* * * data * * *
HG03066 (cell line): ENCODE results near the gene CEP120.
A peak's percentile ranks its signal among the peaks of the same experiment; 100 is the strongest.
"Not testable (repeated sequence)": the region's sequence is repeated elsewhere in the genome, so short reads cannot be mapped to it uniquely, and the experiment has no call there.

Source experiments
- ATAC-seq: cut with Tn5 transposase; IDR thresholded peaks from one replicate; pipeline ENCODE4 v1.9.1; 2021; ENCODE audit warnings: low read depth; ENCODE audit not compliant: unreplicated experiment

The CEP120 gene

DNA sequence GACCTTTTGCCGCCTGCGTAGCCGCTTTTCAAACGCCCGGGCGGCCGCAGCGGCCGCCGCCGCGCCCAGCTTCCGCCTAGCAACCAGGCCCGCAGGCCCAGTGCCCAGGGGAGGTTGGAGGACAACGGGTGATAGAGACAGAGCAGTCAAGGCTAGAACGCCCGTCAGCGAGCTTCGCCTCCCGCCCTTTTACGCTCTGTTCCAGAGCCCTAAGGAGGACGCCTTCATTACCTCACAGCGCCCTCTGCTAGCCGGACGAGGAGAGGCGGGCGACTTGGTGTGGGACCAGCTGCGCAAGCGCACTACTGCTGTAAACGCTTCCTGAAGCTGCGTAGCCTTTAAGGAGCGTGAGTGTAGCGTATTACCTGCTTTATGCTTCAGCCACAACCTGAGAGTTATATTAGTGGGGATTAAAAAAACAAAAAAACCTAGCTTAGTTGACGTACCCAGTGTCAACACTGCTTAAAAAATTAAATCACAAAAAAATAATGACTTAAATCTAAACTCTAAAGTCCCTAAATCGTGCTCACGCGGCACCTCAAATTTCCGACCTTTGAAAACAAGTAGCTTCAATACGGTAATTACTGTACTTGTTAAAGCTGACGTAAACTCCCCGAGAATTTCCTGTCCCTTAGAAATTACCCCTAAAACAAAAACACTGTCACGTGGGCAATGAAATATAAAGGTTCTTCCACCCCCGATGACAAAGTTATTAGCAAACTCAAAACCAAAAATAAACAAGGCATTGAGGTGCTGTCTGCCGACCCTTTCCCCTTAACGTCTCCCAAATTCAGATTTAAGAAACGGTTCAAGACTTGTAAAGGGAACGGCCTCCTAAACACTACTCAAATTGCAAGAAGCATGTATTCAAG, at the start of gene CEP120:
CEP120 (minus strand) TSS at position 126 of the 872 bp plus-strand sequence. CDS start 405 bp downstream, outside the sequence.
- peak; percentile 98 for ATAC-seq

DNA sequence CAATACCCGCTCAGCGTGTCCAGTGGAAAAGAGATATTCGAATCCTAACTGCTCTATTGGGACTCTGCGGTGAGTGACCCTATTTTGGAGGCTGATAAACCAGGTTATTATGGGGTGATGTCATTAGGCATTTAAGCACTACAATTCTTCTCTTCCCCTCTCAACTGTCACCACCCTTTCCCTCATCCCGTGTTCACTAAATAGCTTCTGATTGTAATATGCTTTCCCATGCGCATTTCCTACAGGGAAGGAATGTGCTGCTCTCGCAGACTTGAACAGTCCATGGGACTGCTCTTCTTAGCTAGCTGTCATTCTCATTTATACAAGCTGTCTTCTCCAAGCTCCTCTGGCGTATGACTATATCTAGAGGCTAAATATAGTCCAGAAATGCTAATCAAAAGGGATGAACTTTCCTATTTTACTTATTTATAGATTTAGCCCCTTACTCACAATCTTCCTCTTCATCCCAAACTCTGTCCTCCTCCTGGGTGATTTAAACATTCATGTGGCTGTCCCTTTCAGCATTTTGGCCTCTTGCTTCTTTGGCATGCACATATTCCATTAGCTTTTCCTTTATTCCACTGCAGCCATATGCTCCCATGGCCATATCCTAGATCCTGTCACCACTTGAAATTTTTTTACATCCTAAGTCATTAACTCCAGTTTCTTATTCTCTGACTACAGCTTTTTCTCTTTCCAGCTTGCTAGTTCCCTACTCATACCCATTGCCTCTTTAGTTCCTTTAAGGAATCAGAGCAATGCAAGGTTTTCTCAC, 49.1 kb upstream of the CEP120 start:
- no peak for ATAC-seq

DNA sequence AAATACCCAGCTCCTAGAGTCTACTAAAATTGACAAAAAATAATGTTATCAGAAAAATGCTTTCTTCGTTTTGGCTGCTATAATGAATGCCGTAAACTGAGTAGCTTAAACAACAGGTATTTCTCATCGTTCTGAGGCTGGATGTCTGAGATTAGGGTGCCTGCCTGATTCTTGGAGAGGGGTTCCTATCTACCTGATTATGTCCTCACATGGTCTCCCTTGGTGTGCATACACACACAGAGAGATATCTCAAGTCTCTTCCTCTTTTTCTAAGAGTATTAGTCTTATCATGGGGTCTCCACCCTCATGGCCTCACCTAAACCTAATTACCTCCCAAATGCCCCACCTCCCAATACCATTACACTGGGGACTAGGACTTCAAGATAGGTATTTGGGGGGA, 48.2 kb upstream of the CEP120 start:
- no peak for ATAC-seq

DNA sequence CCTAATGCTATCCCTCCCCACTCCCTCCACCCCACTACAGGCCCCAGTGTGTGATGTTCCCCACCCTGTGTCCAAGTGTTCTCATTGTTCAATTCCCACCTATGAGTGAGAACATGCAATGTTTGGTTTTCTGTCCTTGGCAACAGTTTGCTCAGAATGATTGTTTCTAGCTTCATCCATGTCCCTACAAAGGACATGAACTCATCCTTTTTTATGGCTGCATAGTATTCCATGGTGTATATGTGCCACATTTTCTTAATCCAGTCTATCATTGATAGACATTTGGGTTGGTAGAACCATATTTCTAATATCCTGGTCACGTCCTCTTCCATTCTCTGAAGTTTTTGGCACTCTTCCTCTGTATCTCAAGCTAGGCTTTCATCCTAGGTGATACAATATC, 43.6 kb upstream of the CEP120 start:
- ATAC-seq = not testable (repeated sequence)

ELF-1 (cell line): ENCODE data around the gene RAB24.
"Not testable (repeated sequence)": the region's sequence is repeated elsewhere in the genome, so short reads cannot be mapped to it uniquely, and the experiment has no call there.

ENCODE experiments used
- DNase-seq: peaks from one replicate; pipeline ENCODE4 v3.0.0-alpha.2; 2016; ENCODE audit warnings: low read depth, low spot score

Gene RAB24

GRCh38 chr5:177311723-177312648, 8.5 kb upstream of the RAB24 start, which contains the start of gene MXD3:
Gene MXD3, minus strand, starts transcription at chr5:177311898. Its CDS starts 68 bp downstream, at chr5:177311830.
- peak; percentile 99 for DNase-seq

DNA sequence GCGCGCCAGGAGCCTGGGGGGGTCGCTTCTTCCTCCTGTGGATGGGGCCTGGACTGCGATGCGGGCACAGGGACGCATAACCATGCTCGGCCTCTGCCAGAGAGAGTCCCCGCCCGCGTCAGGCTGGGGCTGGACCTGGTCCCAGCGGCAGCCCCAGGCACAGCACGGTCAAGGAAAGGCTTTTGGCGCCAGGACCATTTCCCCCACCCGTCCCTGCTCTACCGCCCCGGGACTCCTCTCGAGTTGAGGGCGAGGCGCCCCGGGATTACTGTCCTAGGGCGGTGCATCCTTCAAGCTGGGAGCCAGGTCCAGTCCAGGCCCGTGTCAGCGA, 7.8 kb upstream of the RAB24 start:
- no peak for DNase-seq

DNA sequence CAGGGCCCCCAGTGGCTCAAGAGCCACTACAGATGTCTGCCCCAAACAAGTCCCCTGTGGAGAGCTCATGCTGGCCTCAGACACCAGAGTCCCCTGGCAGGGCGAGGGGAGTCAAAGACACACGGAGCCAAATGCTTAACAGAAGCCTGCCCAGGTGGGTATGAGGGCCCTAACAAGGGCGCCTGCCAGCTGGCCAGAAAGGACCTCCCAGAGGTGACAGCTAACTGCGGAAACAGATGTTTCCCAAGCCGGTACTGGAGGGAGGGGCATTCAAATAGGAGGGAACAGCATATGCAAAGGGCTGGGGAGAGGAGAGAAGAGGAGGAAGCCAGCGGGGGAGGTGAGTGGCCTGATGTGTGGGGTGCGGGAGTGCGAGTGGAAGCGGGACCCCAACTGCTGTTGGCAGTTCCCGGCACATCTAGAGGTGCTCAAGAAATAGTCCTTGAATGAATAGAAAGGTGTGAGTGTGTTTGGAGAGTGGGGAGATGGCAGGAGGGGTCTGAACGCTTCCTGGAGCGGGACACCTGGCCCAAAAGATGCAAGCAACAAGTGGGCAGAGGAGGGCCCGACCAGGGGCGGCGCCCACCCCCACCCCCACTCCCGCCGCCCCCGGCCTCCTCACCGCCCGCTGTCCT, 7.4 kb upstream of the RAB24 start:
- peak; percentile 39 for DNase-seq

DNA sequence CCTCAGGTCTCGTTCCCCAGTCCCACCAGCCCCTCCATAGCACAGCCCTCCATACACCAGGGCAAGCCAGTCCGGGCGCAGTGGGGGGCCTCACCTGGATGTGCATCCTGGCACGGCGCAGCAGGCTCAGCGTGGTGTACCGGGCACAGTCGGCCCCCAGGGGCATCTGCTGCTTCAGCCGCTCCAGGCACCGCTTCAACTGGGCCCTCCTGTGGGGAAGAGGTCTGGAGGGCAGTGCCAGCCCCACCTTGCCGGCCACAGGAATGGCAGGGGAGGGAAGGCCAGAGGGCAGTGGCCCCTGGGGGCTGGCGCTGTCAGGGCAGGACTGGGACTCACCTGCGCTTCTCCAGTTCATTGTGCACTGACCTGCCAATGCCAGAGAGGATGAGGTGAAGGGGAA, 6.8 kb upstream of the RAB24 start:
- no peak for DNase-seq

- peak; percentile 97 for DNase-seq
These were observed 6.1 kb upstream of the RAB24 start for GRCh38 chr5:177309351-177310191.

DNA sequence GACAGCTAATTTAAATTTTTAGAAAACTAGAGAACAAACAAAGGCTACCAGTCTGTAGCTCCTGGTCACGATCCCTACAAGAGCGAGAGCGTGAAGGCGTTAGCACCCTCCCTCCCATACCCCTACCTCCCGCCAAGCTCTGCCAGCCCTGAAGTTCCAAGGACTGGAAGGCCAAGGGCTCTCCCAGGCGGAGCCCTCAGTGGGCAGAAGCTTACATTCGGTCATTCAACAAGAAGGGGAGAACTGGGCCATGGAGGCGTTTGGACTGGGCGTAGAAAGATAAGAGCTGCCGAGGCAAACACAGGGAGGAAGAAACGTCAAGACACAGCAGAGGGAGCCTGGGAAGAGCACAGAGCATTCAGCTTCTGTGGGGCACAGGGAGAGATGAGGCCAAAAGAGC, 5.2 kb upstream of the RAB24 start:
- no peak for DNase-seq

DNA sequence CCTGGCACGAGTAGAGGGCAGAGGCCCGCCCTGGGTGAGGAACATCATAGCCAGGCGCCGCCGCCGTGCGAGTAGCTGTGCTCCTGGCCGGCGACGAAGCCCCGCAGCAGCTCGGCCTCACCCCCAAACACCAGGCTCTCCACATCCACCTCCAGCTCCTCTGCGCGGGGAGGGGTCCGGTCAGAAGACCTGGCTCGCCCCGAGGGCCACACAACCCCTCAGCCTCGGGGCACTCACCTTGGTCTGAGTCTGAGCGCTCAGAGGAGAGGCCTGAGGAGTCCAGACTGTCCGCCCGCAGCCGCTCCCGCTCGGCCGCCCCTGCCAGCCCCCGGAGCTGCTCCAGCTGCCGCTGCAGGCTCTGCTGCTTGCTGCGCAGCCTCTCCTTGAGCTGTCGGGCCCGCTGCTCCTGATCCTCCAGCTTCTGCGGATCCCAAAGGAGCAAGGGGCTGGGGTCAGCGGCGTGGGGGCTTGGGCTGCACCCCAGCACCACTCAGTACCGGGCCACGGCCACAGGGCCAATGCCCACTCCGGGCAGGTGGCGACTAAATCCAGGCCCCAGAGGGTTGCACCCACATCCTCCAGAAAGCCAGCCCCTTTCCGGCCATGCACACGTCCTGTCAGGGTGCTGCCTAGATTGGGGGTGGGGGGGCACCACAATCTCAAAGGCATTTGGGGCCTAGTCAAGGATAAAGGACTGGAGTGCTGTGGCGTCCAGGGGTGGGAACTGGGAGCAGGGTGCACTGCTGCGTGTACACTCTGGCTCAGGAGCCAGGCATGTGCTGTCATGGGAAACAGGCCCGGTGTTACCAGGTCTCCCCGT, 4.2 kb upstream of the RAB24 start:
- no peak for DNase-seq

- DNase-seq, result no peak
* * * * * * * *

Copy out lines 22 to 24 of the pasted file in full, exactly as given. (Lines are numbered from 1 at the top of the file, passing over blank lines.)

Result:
Gene MXD3, minus strand, starts transcription at chr5:177311898. Its CDS starts 68 bp downstream, at chr5:177311830.
- peak; percentile 99 for DNase-seq

DNA sequence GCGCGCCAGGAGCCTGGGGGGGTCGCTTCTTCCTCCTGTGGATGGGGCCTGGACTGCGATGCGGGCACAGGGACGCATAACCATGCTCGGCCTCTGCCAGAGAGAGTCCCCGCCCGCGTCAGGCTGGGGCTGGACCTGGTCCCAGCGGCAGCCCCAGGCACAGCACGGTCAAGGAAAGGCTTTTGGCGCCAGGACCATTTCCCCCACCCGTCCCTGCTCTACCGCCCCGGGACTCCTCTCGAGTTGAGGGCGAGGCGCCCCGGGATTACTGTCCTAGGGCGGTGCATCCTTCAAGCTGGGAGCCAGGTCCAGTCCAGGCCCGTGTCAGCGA, 7.8 kb upstream of the RAB24 start: